Date of Award

1985

Degree Type

Major Paper

Degree Name

Master of Arts in Marine Affairs

Abstract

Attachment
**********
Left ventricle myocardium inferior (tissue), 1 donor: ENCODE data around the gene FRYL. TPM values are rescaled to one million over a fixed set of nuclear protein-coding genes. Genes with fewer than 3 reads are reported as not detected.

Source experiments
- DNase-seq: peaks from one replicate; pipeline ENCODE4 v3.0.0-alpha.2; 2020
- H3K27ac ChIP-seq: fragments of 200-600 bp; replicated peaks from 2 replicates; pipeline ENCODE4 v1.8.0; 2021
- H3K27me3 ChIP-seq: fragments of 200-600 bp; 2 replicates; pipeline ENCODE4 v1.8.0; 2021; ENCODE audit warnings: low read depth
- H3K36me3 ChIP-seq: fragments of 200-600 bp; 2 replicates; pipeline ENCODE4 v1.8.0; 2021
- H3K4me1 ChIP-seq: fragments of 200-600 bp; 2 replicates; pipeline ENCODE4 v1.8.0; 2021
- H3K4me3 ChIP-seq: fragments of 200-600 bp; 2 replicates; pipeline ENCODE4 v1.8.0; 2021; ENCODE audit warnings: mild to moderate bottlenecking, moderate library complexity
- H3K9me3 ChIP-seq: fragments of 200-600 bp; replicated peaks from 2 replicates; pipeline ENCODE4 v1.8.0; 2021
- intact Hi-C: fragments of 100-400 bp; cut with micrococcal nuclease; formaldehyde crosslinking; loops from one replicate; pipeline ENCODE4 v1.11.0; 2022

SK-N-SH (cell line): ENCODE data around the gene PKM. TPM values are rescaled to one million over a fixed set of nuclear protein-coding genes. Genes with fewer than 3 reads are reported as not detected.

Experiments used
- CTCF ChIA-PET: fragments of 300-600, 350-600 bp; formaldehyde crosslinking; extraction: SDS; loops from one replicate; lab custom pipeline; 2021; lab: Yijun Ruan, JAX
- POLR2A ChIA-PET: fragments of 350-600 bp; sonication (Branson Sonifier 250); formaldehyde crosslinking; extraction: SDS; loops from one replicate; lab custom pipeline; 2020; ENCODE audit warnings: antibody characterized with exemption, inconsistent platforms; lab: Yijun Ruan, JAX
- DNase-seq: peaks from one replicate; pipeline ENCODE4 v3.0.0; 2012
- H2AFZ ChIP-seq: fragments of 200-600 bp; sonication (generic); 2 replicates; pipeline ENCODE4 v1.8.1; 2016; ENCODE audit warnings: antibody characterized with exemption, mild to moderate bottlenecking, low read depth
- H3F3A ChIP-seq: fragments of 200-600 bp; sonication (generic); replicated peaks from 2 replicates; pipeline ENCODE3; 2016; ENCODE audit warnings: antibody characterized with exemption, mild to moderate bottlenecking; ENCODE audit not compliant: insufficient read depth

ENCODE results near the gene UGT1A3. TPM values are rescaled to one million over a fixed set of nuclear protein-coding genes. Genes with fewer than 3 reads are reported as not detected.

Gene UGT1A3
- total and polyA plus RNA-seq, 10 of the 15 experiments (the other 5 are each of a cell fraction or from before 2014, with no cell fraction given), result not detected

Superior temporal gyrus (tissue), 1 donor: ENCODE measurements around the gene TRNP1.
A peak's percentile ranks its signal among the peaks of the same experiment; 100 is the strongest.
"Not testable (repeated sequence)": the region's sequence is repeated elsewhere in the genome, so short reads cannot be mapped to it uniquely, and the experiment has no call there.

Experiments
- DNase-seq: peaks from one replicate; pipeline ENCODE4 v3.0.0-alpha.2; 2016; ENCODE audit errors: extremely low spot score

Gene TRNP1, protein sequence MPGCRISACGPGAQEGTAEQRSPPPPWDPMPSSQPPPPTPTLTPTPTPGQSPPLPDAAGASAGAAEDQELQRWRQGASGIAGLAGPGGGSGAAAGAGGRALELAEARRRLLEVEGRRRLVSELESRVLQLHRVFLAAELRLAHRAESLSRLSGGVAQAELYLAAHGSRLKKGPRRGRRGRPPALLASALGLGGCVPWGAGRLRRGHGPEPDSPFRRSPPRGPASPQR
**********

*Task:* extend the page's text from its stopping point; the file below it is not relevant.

The twin-island Republic of Trinidad and Tobago is situated adjacent to the Republic Of Venezuela such that at one point Trinidad is merely seven miles off the northeast coast of Venezuela. Fishing activities of nationals of each country in the waters of the other are therefore common and often lead to conflict. In an attempt to solve the fishing problem a fishing agreement was negotiated. It came into force in 1978 and expired in 1984 whereupon negotiations commenced once more in an attempt to achieve new accord. The fishing industries of both countries and the conflicts which led to the agreement are described. Fishing activities by nationals of each state in the waters of the other are detailed and values of these catches are estimate and compared. Conflicts and problems related to treaty implementation are discussed and proposals for a new agreement suggested. Indications are that Venezuela was the greater beneficiary of the agreement in terms of quality and value of catch; number of boats fishing and number of men employed; diversity of species landed. Four proposals which could lead to a more equitable agreement than the last are suggested. These proposals include options outside of the terms of the last agreement but which, if implemented, would be of benefit to both parties while simultaneously establishing closer relations over a wider sphere of activities.